When you are injured you are told about muscle memory as part of learning to use your body again to prevent injuries repeating. The idea is that we learn how to do something a certain way with our body and then we are set for life. We only have to remember the muscle memory to repeat the action. But this doesn’t work for everyone. And sometimes it takes a long time for people to get it back. Some never do. Muscle memory is a preconceived idea, sorry. The good news is that there is something better for you. And no, you’re never going to get yourself back to the old you, because that’s in the past and led you to where you are now.
It can be good or bad. We tend to think of it being a positive thing because we learn how to do something the “right” way. We see that as a beneficial habit that we want to keep and not err from. That means we do the same thing again and again expecting the same result. But it doesn’t work that way. Because we fixate on these habits it gets us into trouble even if you are doing something well and effectively, you can still fix your posture, position and attitude to it.
This leads to the startle pattern happening over and over again, perhaps on a small scale but still building bad tension. It might be over a few days or years. It doesn’t matter, fixing is still fixing and will catch up with you eventually. Every form of learned, organised and coordinated muscular tension creates a memory all throughout the body. Not just in the muscles. It’s something that we remember in our heads, bones and all the rest of it. It might be easy or difficult to learn. And if it was difficult we can make the mistake of trying to repeat it constantly to keep it.
You don’t need to learn more muscle memories to improve your injuries. What’s needed is unlearning. You need to unravel all those habits you’ve built up and go about it with the idea that you don’t want to fix and the attitude that you can stop at any moment. Without that shift in your thinking you will always struggle.
We are constantly fed the idea that we can just do anything if we choose to. But this leaves those that struggle to learn something with the impression that they aren’t naturals or just can’t get it. But this just isn’t the case. How one person interprets an instruction will vary greatly to the next in mental understanding, physical application and spiritual implication and awareness.
I am lanky. It’s a fact. From the age of about 11 or 12 I was hitting 6ft. Mostly legs. Aged 11 I was introduced to Judo. I went to a class taught by people who all had long backs and short legs. Somehow I could never perform the moves properly. My throws all went wrong and ended up being more WWF than zen! I lost most of the time! I did exactly what I was told in class and when I questioned the instructor as to what I was doing wrong I was told not to worry about it or to just keep doing it.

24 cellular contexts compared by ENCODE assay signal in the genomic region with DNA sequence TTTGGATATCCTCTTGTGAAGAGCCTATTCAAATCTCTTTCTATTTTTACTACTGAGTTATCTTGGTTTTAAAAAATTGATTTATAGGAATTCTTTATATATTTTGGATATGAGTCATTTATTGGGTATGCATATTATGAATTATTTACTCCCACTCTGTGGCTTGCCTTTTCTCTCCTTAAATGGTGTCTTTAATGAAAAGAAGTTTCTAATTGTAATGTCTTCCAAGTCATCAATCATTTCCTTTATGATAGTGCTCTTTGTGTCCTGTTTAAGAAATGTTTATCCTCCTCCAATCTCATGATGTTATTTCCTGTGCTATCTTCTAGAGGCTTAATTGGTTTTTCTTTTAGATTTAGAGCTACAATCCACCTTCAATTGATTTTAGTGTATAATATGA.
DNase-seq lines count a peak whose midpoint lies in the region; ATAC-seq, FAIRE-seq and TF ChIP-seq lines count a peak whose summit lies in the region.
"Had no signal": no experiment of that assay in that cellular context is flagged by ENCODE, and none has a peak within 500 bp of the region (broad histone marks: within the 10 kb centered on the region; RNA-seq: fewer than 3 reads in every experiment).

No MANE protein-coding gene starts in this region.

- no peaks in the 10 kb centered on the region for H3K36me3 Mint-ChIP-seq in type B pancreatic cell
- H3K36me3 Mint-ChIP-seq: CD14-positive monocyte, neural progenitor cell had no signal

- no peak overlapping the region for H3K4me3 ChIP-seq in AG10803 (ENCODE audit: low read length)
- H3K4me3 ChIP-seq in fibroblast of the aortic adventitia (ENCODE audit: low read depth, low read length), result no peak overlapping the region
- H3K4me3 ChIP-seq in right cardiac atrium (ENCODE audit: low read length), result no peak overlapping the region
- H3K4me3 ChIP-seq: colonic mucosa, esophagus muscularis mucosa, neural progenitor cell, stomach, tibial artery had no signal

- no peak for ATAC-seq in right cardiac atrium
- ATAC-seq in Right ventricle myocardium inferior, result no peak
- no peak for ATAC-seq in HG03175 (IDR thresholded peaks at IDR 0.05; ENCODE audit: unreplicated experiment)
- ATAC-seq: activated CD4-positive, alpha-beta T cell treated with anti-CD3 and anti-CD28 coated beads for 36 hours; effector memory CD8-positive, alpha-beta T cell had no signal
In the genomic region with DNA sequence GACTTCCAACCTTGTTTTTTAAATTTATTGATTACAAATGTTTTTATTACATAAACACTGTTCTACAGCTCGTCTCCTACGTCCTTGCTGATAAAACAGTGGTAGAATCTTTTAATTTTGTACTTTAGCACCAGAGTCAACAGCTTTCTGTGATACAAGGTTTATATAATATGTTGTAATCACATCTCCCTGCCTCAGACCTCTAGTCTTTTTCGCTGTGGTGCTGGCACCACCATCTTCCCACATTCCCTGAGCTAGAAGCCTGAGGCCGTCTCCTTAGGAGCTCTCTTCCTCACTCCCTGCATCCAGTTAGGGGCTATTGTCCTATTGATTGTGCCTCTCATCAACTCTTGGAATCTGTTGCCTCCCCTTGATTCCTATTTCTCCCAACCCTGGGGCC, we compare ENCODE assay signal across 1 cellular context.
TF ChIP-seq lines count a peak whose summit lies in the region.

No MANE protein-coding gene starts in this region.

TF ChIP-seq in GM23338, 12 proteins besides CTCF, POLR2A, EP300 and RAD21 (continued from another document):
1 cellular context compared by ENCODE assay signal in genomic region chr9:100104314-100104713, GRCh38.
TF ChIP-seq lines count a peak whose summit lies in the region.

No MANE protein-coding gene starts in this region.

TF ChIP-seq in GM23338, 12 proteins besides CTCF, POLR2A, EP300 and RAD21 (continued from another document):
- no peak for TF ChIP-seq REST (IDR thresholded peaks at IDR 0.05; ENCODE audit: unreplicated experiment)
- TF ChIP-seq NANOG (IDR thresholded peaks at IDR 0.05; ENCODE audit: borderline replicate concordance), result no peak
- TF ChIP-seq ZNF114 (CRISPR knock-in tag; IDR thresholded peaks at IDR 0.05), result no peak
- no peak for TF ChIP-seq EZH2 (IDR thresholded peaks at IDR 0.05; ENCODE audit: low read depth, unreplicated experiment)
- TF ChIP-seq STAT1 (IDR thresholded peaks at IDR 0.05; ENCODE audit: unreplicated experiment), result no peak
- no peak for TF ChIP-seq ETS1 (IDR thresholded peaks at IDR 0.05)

After training for 6 months I was then entered into a competition being judged by my teachers that had trained me. I was disqualified in my first match for illegal throwing! I decided to quit the class because I felt like I didn’t know what I was doing.
Why did they set me up to fail? This wasn’t the way to learn. 5 years later I started a Jujitsu class (very similar to Judo) and quickly found myself coming across the same problems. All that failure and humiliation came rushing back. Reservedly I asked the Sensei why my throw wasn’t working. “It’s because you’re tall, you need to drop your hips lower than the person your throwing” was his reply. Suddenly I was able to do all the moves that I had struggled with before! There was no confusion because the teacher had the self awareness to see what I was doing wrong. This was an odd feeling at first, just because I wasn’t used to it. No one had told me before. But as I started to trust it, my ability improved.
And when you stop trying to repeat muscle memories over and over again and pay attention to yourself you will start to think problems like this through for yourself before you go to do them. The muscle memories will still be there, but you won’t be fixed on them. Your awareness of what you need in each moment will guide you instead of a fixed habit. You might repeat the same move, but there will be all sorts of other kinaesthetic awareness developing when you trust your ability to stop and not do something.
Hi, I'm Edward Fisher and I believe that everyone can have a life free from back pain, neck pain, shoulder pain and many other musculoskeletal pain related conditions. I recovered from slipped discs and sciatica. I spent 10 months being unable to walk. After 3 months of Alexander Technique I was walking again. Now I show others how to do the same thing for themselves.
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